Roses are red, violets are blue, Valentine’s Day sucks, and so do you! I bet you didn’t know that I was so well versed in poetry. Now that I’ve gotten that frustration out, I might be able to go on with my day. If I walk into another store filled with cheap helium heart balloons and pink and red streamers, I’m going to scream! Once a year, singles throughout this country are made to feel inadequate for not having a reason to stroll down the Valentine card isle of the grocery store. It’s bad enough to be single in a city where there seem to be no good ones left, let alone having the grim reality shoved in my face over and over again. It’s the only thing people talk about during the first two weeks of February. You can’t turn on the TV or radio, or open a magazine without seeing or reading something about Valentine’s Day. For the love of God, stop the madness! Isn’t there something more important to talk about than some Hallmark-generated holiday? I might not be so bitter if I knew there was a chance that I was getting laid tonight. People think I’m exaggerating about the getting-laid thing. They tell me that a beautiful, smart, funny (and really modest) gal like myself could get a little action any time that she wishes. True, but although I might be a little sexually frustrated, I still have standards, and I’m beginning to think that I’m being a little too picky. Maybe so, but I like what I like, and unfortunately they’re usually already taken or living on the other side of the country (thinking of you, C.T.E.). If you do happen upon an available one tonight, use my cocktail of the week to put him under your spell.

Love Potion #9
1 oz. rum
oz. vodka
oz. Blue Curacao
1 oz. peach schnapps
Splash lime juice, lemon juice, cranberry juice
Pinch of sugar
Shake with ice and strain into martini glass

Yummy and strong, just like I like my men. So, it’s Valentine’s Day and you’re single; what do you do? Back in college, my friends and I started a tradition that I still keep to this day. Why be a prisoner in your home on Valentine’s Day because you don’t want to deal with the nauseating sight of lovey-dovey couples kissing everywhere? Instead, get all your single friends together, tear up the town and make all of those kissing couples jealous that they’re not single, too. My lists seem to go over pretty well with you guys, so here’s another one. Sorry, guys, if it seems like it’s directed for the ladies—it is. Get over it! Here are five ways to prepare for your “gals’ night out” Valentine celebration.

A Single Gal’s Valentine Present to Herself
1. Wake up and call in sick—
Hell, you’re single, so they’ll buy it. If you’re already at work, then you should suddenly come down with something. It must be all those flowers arriving for the coupled-up gals making you sick.

2. Facial and Massage—Why wait for a man to gift you with the good crap? Give it to yourself. Plus, the spas shouldn’t be busy today, because all the chicks with boyfriends are at work waiting for their flowers.

3. Silky and sexy—First stop, Victoria’s Secret. Why is it the first stop, because it’ll be pure entertainment watching all of those dumbfounded men trying to buy last-minute gifts for that special woman in their lives. Men would rather break out in hives than walk into a place like this, and what a hoot it’ll be to see. Go ahead and buy yourself something nice, not to impress any man but to reward yourself for having to deal with all the schmucks you’ve dated over the past year.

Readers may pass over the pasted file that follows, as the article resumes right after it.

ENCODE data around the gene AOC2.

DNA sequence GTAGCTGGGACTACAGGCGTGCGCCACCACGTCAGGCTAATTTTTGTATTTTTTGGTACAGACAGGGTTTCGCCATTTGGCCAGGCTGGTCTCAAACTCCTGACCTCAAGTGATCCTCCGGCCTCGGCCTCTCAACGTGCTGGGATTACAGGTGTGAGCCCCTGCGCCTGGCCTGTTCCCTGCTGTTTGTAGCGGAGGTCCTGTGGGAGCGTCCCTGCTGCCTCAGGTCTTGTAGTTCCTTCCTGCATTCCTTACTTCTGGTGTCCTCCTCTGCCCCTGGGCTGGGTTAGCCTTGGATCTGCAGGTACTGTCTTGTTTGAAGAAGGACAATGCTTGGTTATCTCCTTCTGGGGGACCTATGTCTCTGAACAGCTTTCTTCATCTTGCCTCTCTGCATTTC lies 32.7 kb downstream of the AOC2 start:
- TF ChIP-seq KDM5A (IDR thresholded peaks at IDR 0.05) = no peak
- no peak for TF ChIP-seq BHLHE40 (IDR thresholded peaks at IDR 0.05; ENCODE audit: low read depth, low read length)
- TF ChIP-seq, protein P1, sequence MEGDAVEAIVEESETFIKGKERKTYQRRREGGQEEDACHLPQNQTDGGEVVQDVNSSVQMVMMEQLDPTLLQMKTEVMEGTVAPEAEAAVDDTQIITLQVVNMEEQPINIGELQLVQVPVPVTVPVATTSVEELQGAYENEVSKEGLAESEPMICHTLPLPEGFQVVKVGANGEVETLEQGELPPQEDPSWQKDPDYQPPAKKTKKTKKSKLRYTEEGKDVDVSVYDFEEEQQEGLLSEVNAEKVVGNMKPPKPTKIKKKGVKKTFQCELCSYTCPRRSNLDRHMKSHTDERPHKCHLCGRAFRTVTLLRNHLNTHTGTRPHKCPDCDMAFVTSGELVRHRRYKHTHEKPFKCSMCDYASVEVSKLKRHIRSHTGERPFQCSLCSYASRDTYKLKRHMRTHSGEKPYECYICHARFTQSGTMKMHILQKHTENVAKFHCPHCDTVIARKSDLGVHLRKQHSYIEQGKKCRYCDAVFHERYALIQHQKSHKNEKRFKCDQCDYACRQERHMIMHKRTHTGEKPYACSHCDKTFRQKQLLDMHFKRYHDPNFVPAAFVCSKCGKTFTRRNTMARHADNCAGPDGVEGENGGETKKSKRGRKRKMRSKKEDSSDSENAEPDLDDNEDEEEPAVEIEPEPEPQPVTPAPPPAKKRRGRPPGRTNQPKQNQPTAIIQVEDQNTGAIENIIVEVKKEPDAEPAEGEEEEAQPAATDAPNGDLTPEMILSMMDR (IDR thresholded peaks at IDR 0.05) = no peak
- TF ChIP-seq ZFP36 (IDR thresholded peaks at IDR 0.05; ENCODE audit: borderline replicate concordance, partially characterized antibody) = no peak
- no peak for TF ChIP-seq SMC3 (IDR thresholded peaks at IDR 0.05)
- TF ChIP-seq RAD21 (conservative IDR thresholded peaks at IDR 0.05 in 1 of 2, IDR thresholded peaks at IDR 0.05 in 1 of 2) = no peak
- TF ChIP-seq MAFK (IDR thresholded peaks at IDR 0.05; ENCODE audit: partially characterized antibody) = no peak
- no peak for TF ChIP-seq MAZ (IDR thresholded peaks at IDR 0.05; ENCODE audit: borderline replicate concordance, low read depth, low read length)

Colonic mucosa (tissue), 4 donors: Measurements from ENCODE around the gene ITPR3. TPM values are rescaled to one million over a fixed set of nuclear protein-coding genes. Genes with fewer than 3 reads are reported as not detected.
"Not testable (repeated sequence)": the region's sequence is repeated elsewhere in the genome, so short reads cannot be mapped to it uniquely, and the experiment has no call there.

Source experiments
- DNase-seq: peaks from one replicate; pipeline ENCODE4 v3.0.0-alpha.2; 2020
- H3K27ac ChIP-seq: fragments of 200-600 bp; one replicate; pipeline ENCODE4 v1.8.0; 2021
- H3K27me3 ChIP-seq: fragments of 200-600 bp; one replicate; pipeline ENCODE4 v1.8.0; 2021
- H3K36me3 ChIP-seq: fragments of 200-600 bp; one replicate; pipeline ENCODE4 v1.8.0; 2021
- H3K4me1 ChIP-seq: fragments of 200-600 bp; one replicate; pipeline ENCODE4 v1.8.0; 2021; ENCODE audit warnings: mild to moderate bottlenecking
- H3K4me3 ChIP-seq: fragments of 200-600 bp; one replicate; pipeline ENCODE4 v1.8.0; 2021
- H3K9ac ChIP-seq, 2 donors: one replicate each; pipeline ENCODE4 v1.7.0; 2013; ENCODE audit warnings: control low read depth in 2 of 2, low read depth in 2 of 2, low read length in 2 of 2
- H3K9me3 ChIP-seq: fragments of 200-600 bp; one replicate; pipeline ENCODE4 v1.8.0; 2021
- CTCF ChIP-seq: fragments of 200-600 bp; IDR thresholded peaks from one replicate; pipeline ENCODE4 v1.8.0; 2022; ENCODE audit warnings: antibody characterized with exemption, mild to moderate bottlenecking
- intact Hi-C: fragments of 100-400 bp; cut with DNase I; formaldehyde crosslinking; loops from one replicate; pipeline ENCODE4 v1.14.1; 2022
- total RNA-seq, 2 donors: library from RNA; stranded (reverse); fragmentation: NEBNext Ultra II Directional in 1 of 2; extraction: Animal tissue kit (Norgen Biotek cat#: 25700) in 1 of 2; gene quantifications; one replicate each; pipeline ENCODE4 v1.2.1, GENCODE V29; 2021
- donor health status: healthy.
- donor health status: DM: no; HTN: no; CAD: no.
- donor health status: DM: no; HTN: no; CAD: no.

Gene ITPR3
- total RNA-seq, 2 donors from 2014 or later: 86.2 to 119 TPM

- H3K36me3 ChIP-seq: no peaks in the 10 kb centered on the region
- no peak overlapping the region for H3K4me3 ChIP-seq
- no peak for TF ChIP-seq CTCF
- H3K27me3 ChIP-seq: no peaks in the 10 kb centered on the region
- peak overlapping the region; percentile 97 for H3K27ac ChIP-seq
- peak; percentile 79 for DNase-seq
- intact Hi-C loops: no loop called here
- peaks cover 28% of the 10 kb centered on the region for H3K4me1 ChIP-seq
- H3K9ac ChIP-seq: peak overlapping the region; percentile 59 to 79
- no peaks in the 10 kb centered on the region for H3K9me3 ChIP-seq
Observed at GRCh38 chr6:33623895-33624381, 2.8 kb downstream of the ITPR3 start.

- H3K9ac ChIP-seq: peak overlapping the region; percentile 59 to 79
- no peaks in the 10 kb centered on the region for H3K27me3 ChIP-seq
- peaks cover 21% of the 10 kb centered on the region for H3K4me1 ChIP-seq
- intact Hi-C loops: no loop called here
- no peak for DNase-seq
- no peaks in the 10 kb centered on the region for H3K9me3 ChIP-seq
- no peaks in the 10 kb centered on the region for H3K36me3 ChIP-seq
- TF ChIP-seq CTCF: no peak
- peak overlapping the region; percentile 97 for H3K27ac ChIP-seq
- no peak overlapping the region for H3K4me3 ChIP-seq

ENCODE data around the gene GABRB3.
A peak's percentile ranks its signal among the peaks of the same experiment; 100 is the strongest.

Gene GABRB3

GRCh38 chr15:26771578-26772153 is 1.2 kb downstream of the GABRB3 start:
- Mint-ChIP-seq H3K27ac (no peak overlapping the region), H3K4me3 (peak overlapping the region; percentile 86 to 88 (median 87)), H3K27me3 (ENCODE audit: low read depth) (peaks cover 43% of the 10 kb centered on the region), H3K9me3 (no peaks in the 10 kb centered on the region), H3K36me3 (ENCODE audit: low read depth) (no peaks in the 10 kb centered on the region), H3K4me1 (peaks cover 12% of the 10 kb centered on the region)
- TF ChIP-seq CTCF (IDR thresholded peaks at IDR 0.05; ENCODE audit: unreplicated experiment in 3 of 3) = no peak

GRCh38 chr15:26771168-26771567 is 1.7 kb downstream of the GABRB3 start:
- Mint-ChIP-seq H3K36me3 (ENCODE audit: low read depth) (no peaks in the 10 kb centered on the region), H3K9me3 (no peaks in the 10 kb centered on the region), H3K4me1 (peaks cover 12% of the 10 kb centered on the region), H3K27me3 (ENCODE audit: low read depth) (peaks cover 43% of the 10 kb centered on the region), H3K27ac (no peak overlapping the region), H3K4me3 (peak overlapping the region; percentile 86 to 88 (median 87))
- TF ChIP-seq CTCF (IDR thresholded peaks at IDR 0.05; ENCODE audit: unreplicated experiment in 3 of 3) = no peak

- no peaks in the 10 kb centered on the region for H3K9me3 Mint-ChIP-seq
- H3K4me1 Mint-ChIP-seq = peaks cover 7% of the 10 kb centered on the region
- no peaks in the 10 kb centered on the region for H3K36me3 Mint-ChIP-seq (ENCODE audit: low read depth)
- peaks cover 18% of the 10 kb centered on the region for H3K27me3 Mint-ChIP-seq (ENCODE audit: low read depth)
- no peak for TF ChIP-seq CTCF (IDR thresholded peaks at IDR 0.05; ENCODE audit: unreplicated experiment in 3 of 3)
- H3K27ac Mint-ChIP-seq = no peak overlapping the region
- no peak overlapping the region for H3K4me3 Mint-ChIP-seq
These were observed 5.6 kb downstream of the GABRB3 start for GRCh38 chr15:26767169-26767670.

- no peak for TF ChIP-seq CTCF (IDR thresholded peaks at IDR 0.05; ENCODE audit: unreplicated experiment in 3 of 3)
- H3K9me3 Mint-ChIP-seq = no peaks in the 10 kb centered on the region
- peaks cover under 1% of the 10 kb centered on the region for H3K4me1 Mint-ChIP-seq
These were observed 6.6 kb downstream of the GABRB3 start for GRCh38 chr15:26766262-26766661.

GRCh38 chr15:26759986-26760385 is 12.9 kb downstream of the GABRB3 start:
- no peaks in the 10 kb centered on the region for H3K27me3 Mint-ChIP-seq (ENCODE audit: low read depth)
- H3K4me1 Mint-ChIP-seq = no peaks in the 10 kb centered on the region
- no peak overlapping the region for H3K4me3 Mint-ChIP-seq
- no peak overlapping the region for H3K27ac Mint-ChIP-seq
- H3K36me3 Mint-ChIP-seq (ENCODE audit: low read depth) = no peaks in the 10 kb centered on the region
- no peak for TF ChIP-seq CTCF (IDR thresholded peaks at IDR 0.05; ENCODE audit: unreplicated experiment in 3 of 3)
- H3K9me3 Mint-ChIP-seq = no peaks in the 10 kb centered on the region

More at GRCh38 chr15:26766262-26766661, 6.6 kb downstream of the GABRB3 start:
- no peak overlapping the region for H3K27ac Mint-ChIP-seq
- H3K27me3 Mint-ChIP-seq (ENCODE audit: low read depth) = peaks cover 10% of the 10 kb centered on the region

4. The little black dress—You need more than just a dress, you need THE dress. I’m talking about one that you put on and think, “Damn! I’m a sexy bitch!” One that’s so sexy even the women check you out. I have one hanging in my closet, waiting for me to slink into later this evening.

5. Find your inner vixen—Who needs red roses or red heart-shaped boxes when you can have your favorite manicurist pamper you with a manicure and pedicure, of course with vixen red nail polish to top it off? Keeping in the spirit of V-Day, stop by the drugstore and pick up some vampy red lipstick. Tonight’s not the night for the girl-next-door look.

Sure, this sounds like a lot of money to spend, but if you were dating a guy, you would’ve spent it on a present for him. So just think of it as dating yourself. Now you’re ready to break some hearts! Let’s not forget—there will be single men out there looking tonight. You look like a goddess, feel great and are having a blast with your girlfriends—what a winning combo. I’m sure they’ll be swooning over you (or at least drooling all over you), hoping for the chance to sweep you off of your feet (and into their beds)—get a number and make ’em wait…it’s girls' night.

De’s L.A. bar pick of the week: Question: Where can you and your single friends go that won’t be overrun by couples? Answer: The Whiskey Blue at the W Hotel in Westwood. MatchLive (part of Match.com) is holding simultaneous Pajama Parties in the four largest cities. Pajamas aren’t required, but what the hell—especially if you find something great on your trip to Victoria’s Secret. I’ll be in my sexy black dress. You must buy tickets online at www.match.com. With the admission price you’ll receive two drink tickets, hors d’oeuvres and a Valentine’s gift bag. Various prizes will be given out throughout the evening, along with a guest appearance by Alex Michel (the first Bachelor), and make sure you take part in the “pillow games.” Try something different with the gals this year, and you never know, your prince charming might be there waiting—stranger things have happened.

De’s diss of the week: I’m dissing anyone who sits home alone tonight, sulking about not having a Valentine. I don’t care if you don’t have anyone to drag out with you, just go by yourself. No pouting, whining or bitching allowed! Having someone in your life is great (I’ve heard), but being okay by yourself is the real accomplishment. Have a great day alone or with that special someone.

I love your responses, so keep sending them. Thank you to everyone who sent me suggestions of places to check out. Keep them coming. Until next week—hugs & kisses. Denise Bayles

Contributors: Denise Bayles, Darren Cava, Holly Gleason, Simon Glickman, John O’Hara, Marc Pollack, Nicole Tocantins and Roy Trakin

Edited by Bud Scoppa